Then came the attack on poor (or maybe soon to be not so poor!) Maria Blasco, whose work on the specifics of telomerase activation and its longevity effects is second to none.
I wondered what got everyone so upset at Maria? After all, she worked for and with one of the Nobel Laureates as well.
Then it dawned on me.
She basically invented short telomere testing, which is the single most important thing for individual results and small group studies, despite the protestations against its use. Recent articles have shown that the short telomeres are the critical ones in terms of the results of what happens to and inside a cell.
- The shortest telomere (not average telomere length) is critical for cell viability and chromosome stability. Hemann et al. Cell 107(1): 67-77
Incidentally, this paper is not new; it was published in 2001 from Carol Greider’s lab!
Ultimately the work on short telomeres means that mean telomere length (MTL), long the standard of studies on telomeres, is of marginal use when following an individual’s telomere therapeutics, especially over such a short time frame as one year.
It also means that we should be using that test and not the MTL for such studies, since the MTL is a pretty sloppy test. I have read studies using a Q-PCR MTL analysis, claiming a near miraculous telomere lengthening after 90 days. Given that the Q-PCR varies by a standard deviation of 1,000 base pairs, I find those results questionable. Same with the FLO-FISH, which while twice as good, still has a huge variability gap.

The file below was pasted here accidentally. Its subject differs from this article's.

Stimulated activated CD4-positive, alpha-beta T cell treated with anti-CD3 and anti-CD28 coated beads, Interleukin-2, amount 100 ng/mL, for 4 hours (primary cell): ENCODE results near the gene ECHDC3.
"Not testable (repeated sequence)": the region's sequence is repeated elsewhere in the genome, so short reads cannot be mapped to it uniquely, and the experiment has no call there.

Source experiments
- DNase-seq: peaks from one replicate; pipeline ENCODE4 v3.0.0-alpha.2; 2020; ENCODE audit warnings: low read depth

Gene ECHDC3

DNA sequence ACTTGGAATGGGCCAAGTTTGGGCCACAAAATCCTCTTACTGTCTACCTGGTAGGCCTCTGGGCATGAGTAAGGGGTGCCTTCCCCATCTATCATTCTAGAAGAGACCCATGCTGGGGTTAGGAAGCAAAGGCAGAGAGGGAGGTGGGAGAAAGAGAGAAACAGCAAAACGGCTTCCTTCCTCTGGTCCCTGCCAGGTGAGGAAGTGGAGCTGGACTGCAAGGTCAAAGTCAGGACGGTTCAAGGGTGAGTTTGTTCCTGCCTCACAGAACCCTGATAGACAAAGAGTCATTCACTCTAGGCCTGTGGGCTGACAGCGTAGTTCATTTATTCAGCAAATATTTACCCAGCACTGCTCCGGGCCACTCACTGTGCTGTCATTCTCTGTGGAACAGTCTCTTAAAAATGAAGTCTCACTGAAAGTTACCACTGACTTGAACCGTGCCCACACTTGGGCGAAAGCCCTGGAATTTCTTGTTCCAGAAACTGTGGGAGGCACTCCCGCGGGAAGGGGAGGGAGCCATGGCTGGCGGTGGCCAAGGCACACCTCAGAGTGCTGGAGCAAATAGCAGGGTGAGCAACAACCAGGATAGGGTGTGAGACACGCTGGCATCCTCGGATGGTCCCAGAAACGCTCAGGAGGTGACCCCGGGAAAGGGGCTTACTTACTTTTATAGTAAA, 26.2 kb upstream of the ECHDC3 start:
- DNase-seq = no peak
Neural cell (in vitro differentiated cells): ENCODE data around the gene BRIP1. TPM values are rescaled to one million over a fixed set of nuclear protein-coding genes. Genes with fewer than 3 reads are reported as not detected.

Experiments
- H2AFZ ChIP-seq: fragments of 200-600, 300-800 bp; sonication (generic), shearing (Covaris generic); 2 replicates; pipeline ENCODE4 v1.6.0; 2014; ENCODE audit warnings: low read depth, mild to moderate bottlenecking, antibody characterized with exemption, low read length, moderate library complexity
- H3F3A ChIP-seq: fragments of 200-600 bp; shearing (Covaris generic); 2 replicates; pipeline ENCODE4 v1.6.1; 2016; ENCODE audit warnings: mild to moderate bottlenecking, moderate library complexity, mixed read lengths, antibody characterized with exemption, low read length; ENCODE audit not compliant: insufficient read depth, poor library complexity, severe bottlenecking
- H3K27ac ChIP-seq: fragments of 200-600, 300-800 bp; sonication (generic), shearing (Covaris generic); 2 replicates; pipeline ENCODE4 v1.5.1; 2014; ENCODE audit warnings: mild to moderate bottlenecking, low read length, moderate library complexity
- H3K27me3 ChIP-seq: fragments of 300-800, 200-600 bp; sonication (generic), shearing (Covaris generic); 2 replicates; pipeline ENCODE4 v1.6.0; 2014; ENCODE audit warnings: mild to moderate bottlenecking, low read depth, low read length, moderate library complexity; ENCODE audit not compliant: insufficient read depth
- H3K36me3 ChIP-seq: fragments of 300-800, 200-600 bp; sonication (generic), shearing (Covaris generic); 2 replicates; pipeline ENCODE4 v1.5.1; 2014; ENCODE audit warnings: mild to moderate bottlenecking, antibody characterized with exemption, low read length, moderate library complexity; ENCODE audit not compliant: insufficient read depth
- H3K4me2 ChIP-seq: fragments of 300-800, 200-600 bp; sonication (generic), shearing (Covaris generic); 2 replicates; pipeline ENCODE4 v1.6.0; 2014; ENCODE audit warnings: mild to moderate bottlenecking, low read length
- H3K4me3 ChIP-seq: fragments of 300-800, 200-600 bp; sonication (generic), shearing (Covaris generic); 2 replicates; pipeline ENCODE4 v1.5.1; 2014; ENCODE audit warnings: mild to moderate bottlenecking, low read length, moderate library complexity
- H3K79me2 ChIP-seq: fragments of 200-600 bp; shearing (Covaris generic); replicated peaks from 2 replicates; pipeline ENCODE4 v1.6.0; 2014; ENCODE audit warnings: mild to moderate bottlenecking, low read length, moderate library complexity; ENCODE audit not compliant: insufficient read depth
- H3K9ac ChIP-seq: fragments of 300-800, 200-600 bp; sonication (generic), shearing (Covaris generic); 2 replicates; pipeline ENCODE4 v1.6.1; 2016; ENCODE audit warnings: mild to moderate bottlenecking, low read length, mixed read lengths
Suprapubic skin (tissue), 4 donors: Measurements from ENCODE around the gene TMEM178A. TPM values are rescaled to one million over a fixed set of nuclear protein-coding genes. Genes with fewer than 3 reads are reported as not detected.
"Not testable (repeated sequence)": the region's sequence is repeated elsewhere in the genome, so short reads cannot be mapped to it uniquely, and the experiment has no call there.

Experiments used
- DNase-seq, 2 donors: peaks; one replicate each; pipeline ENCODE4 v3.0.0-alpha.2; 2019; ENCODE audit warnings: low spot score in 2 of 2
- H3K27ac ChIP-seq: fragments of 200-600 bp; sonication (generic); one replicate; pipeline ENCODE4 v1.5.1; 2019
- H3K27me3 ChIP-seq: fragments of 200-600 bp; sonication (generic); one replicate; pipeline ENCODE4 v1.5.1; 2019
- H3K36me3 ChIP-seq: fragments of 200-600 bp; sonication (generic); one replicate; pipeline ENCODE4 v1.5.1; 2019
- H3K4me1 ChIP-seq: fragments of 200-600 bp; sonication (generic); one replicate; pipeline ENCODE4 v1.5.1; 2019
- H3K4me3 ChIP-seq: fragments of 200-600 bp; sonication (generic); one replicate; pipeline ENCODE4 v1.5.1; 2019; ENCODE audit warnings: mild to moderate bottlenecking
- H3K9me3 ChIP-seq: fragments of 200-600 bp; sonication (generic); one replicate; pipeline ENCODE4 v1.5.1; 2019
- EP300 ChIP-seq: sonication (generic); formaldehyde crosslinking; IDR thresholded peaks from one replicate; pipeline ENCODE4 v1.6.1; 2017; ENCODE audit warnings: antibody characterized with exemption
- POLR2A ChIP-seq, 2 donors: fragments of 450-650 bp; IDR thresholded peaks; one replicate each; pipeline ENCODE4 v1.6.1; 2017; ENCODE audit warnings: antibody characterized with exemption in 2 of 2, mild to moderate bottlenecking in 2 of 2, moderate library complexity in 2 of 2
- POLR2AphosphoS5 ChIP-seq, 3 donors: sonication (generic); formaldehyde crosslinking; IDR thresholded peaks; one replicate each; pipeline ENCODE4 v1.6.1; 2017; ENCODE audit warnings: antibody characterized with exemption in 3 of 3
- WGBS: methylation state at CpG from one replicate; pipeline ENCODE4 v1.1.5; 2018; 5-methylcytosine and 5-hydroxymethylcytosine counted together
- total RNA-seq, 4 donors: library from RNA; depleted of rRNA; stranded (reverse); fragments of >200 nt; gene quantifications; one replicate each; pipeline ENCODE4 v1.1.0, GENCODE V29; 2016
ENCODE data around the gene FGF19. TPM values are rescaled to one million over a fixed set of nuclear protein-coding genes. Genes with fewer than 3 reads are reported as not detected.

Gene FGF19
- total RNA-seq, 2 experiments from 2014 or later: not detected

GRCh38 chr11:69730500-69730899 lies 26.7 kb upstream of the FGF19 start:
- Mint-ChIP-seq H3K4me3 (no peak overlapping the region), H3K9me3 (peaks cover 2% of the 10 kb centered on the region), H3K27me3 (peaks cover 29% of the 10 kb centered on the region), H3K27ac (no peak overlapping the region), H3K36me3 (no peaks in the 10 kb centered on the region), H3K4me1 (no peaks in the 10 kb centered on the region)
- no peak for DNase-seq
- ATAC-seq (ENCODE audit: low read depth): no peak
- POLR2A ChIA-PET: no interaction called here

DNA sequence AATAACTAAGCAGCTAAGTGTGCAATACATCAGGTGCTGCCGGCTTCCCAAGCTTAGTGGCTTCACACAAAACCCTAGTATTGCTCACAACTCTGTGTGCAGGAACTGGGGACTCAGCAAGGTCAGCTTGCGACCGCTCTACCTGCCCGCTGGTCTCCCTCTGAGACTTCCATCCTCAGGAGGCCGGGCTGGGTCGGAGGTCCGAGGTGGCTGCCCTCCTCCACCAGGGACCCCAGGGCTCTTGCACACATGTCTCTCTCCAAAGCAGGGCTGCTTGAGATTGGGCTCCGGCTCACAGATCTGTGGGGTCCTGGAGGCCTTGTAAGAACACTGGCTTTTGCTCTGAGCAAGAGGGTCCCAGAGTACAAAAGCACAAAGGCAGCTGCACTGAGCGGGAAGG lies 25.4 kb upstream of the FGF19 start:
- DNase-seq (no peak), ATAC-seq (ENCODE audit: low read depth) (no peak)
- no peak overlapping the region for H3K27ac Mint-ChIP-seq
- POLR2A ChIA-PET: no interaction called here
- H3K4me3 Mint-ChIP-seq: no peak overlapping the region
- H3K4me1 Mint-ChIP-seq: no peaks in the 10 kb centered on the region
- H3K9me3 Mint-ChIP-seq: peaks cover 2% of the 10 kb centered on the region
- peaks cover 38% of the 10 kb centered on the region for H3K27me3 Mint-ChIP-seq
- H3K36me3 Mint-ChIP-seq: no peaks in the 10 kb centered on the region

Clearly MTL is very useful but only in the right situations. It only takes one short telomere to send a cell into senescence, crisis or worse.
In vivo telomerase finds the short telomeres first and fixes them first and in many cases exclusively. That is the natural order of things. It may be speculation, but it seems that any meaningful improvements in MTL come from the lengthening of short telomeres in the first place.
More outrageous was the insinuation that Maria Blasco’s TA-65 study deliberately coincided with the launch of her new company, Life Length, which is devoted to measuring short telomeres. Anyone with even a tiny bit of business sense knows that starting a biotech company requires investors and venture capitalists. I highly doubt Dr. Blasco was able to conveniently arrange for her investments to coincide with the exact date of the TA-65 study. I highly doubt that was even a consideration. Still, I am glad it happened.
Then again, I am just a dumb doctor – not a brilliant researcher. But I can see why people are upset with Maria Blasco for changing the rules of the game and ushering in a really meaningful way for those of us who individually want to follow what is happening to our telomeres.
For the record, I think all of the scientists involved in the “Blasco Fiasco” are brilliant. But of course Dr. Harley and Dr. Blasco were not asked to comment. Neither was another brilliant scientist, Dr Bill Andrews, who discovered the human telomerase gene.
I found Ms. Singer’s article pretty repugnant on many levels, but not surprising I guess. It made me wish scientists would concentrate on being scientists. It made me wish all of the scientists in this field would get the professional courtesy, recognition and yes, money they deserve for ushering what must surely become the biggest discovering in the history of human health and longevity.
Finally, I wondered why Thea Singer would take such a stance, other than what has already been mentioned.
Maybe her book is not selling.
Ours is doing great.
Dave Woynarowski, MD – co-author The Immortality Edge